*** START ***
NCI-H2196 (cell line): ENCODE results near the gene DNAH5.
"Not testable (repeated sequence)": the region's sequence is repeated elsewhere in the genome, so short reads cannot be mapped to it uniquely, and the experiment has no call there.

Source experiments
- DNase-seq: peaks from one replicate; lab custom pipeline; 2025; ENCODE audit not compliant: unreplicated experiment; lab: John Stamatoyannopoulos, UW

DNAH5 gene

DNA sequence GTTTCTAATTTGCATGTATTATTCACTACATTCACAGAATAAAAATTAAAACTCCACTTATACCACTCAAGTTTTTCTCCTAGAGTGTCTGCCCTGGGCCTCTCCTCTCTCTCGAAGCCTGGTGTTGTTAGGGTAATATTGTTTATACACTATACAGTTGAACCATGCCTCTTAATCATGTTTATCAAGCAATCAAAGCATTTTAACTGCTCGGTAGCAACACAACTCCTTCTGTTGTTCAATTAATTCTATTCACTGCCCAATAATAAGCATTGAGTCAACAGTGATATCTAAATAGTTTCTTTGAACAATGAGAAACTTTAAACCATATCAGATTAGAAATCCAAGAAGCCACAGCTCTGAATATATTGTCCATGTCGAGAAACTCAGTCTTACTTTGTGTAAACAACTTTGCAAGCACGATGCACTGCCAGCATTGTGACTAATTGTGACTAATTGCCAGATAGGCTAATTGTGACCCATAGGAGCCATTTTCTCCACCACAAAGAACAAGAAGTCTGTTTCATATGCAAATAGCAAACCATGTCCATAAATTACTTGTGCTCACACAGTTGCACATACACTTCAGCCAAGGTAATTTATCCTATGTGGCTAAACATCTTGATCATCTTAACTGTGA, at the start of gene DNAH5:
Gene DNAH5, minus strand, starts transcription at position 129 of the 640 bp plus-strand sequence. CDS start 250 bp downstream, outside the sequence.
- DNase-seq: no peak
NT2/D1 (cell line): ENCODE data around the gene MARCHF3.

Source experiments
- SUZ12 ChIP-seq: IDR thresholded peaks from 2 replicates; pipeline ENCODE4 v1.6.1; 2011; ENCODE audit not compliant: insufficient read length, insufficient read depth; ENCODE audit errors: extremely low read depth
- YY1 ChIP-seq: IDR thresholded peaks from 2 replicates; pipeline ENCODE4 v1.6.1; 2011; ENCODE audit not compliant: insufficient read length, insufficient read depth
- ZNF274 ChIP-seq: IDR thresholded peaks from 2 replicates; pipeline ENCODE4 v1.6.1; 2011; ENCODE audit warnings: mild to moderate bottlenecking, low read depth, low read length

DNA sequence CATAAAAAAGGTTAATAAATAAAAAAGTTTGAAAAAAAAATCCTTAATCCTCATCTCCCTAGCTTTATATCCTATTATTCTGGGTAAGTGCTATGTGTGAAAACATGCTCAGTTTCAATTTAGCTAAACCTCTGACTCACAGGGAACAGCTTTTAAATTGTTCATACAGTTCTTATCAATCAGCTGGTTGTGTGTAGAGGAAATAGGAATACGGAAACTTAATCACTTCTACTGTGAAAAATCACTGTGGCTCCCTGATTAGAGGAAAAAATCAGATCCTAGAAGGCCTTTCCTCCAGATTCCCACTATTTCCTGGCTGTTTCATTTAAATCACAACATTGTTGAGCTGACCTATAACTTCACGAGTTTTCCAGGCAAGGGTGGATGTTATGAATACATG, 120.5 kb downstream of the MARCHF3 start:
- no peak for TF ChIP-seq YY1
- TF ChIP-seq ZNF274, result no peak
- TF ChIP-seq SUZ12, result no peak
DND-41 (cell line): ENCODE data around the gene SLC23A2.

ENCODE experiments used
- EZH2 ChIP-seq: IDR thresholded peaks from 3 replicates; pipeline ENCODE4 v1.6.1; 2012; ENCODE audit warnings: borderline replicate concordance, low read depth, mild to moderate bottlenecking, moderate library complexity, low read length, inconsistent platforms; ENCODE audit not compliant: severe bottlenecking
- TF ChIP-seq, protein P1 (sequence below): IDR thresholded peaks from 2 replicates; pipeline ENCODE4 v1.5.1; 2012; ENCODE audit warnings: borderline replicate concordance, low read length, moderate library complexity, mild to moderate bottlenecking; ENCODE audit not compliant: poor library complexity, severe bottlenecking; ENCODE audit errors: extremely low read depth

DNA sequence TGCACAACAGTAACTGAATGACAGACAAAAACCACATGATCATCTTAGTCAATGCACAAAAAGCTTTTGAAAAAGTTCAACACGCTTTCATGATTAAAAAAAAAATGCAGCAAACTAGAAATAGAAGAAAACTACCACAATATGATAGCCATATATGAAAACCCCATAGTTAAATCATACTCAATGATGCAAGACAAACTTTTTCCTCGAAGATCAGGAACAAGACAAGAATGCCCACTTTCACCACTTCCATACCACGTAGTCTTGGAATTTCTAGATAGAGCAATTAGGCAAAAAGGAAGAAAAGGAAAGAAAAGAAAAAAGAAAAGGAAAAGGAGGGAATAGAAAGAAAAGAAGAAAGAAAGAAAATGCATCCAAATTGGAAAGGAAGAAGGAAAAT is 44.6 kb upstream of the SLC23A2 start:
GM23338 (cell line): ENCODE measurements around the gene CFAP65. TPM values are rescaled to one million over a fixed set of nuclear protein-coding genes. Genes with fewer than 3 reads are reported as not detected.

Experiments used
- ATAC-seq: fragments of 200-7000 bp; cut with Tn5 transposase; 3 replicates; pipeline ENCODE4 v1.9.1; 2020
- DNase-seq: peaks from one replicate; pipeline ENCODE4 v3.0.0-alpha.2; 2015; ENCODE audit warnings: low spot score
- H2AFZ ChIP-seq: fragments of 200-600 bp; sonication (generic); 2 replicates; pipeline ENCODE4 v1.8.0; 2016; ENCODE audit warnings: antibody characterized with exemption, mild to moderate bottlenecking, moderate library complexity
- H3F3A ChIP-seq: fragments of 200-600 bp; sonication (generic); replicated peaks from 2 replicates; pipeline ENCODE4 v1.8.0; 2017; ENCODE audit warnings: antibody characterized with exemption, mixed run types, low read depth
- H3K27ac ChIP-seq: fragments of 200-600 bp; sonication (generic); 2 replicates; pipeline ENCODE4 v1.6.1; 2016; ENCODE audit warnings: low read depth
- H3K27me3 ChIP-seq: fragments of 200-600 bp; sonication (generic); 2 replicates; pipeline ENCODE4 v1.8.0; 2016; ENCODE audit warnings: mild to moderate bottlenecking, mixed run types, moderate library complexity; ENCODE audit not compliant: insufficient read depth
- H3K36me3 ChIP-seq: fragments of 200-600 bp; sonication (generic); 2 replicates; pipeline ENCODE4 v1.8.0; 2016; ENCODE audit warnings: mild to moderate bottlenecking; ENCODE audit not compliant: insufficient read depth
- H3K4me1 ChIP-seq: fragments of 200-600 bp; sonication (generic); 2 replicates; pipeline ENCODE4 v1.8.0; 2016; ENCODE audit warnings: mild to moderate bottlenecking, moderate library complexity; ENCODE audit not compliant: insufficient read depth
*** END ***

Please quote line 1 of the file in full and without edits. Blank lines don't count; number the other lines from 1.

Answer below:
NCI-H2196 (cell line): ENCODE results near the gene DNAH5.